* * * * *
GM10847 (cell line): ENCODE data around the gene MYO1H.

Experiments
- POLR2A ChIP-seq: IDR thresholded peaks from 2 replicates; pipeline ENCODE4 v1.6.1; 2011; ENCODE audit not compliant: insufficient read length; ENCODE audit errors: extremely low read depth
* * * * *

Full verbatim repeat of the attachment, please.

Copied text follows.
GM10847 (cell line): ENCODE data around the gene MYO1H.

Experiments
- POLR2A ChIP-seq: IDR thresholded peaks from 2 replicates; pipeline ENCODE4 v1.6.1; 2011; ENCODE audit not compliant: insufficient read length; ENCODE audit errors: extremely low read depth